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Australia is renowned for various magnificent landscapes, from fertile wine regions to snowy mountains that rival the Swiss Alps. Most notable, however, is the country’s over 10,000 pristine beaches. Did you know that it would take you 27 years if you were to visit one new beach in Australia a day?
Plenty of beaches in Australia are popular surfing spots such as Bells Beach, Noosa, and Byron Bay. People around the world call it a surf Mecca, a surfer’s pilgrimage, and more! A wave wonderland indeed, novice and experienced surfers flock to the country to get the best surfing experience.
When you’re planning your next surfing trip, you have to consider what board – or boards – you’re going to bring. You can rent or buy boards in some resorts, but surely you’ll want to take some of your DHD surfboards with you. Besides, bringing your own equipment eliminates having to feel out a new board. You can quickly get into the water and catch the waves with your board.
How many boards should I bring?
Experienced surfers say that the magic number for boards is three. Whether your trip is within Australia or in surfing spots in other countries, they advise that you bring more than one. Three surfboards will give you options on which board to use depending on the wave conditions.
Which boards should I pick?
The types of boards to bring generally depend on your surfing style or the beach’s usual wave conditions of the place you’re going to. You need to bring your standard go-to surfboard, of course. This surfboard is the one you use the most and works almost like an extension of your body.
The other two types of boards are a smaller surfboard and a step-up or a larger board. Of course, these options may change depending on your surfing intent. For instance, you would like to practice surfing more on this trip. Then, you should bring a longboard with you. Longboards catch more waves than other types of boards, so it will guarantee you more chances to upskill.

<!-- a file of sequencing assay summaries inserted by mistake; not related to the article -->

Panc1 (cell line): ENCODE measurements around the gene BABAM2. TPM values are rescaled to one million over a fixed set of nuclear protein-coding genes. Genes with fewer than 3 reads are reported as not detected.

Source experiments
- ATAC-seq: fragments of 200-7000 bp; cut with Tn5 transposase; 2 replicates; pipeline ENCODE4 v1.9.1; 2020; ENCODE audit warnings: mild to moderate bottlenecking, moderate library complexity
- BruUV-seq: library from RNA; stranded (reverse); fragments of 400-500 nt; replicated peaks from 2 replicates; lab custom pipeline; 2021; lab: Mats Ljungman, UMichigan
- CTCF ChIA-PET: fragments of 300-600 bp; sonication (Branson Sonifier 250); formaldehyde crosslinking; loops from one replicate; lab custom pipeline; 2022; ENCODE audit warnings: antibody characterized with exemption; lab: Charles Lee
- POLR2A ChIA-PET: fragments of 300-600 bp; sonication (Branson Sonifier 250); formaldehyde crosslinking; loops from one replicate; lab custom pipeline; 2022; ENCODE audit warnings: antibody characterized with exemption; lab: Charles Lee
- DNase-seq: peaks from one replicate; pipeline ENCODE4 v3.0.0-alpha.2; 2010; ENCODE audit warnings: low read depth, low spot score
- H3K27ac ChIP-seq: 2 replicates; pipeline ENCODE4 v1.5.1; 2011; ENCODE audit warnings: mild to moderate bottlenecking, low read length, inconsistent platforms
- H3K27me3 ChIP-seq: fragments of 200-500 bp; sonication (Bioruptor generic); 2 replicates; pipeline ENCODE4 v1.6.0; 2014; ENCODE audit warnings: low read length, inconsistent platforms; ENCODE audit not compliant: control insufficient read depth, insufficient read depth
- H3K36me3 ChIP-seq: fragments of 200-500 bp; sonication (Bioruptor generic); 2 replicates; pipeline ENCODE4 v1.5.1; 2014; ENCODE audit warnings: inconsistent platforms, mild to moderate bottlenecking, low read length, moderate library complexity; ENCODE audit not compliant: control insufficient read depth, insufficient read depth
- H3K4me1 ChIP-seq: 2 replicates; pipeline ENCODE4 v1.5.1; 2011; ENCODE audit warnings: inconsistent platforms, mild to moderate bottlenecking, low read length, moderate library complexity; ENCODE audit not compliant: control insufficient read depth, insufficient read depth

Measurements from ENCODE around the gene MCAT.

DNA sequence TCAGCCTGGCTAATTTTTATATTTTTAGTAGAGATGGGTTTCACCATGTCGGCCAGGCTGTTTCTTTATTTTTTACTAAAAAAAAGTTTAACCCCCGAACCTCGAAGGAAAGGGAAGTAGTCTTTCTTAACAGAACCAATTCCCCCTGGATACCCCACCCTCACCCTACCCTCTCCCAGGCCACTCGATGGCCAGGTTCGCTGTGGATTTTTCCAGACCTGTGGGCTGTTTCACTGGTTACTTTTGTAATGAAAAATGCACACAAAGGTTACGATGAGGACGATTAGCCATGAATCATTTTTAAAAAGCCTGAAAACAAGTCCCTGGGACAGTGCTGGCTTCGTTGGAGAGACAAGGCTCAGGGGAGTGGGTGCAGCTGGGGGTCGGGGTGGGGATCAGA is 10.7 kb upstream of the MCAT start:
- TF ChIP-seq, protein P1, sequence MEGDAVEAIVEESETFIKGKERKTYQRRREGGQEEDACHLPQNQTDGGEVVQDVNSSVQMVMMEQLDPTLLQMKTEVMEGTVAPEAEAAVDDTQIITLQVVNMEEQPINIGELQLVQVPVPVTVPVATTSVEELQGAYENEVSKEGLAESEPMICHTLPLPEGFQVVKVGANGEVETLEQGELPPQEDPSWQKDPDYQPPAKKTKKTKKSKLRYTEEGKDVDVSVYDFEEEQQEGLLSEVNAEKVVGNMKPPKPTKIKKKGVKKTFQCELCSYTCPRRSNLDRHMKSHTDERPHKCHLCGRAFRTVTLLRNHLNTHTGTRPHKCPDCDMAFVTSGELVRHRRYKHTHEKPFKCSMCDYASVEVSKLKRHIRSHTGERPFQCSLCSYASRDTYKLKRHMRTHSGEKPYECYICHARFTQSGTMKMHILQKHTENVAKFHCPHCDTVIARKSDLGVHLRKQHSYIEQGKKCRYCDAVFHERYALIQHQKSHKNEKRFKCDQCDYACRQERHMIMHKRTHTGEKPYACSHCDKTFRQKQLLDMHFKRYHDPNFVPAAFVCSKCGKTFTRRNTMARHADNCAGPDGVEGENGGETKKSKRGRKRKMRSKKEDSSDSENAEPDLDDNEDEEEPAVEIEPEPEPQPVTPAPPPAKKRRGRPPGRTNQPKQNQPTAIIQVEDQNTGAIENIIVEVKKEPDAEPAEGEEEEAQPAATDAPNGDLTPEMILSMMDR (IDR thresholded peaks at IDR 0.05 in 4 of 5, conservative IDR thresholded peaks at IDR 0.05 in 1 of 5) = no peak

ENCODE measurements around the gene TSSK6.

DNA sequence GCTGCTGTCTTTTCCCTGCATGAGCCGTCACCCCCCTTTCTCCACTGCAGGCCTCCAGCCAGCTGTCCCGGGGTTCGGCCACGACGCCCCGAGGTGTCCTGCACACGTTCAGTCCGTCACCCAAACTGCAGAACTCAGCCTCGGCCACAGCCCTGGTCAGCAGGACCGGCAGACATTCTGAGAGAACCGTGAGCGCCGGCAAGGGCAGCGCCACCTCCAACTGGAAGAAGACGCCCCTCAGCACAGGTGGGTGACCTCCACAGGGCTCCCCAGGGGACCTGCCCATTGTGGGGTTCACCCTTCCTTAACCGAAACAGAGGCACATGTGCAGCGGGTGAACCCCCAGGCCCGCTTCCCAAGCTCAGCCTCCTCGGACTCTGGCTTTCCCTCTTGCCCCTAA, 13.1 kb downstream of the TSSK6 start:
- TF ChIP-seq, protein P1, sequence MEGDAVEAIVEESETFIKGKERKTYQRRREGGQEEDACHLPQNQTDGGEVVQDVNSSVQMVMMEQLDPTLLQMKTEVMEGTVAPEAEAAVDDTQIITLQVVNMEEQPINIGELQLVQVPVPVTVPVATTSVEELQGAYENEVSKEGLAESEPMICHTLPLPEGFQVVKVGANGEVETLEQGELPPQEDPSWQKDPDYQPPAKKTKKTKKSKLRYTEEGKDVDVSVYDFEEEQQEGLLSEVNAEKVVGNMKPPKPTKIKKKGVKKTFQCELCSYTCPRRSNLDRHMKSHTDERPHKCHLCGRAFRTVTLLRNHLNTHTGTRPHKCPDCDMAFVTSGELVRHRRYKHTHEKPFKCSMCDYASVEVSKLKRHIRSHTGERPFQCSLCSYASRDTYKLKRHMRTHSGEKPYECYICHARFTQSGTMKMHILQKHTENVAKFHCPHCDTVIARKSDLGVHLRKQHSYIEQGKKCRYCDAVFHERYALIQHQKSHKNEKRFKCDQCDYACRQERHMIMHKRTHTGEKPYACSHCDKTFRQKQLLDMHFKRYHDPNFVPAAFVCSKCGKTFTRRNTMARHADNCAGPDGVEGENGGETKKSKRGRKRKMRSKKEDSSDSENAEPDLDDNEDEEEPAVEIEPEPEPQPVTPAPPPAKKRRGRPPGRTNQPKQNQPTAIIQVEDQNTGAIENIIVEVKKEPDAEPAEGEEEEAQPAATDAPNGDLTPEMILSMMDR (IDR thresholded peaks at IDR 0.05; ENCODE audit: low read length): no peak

If you’re an intermediate and more experienced, you may want to bring short or hybrid surfboards. They may look smaller or lighter, but they are actually wider and thicker. These versatile boards enable you to surf varying conditions of waves. All in all, be realistic in your surfing abilities so you can ensure all the boards you bring are worth carrying around the whole trip.
What if I can only bring one board?
If there are constraints on your travel, you’re probably allowed to bring only one surfboard. In that case, you have to find an all-rounder that compromises the different capacities of various surfboard styles.
To pick an all-rounder, look for surfboard designs with round tails or pins. These curves work with a broad range of wave conditions. A balanced tail rocker will keep you balanced in smaller surf and larger waves too. You can look into DHD surfboards for all-round surfboards like these.
To summarize, it would be best to spend a little time choosing what boards to bring on a surfing trip. If there’s no issue with travel or finance, bring at least three boards with you. If there will be some limits on the trip, choose a reliable all-rounder. Also, secure other gears like surfboard wax, sunscreen, swimwear, extra fins, leash, and more. Bringing the right equipment will ensure smooth travel and a memorable surfing experience.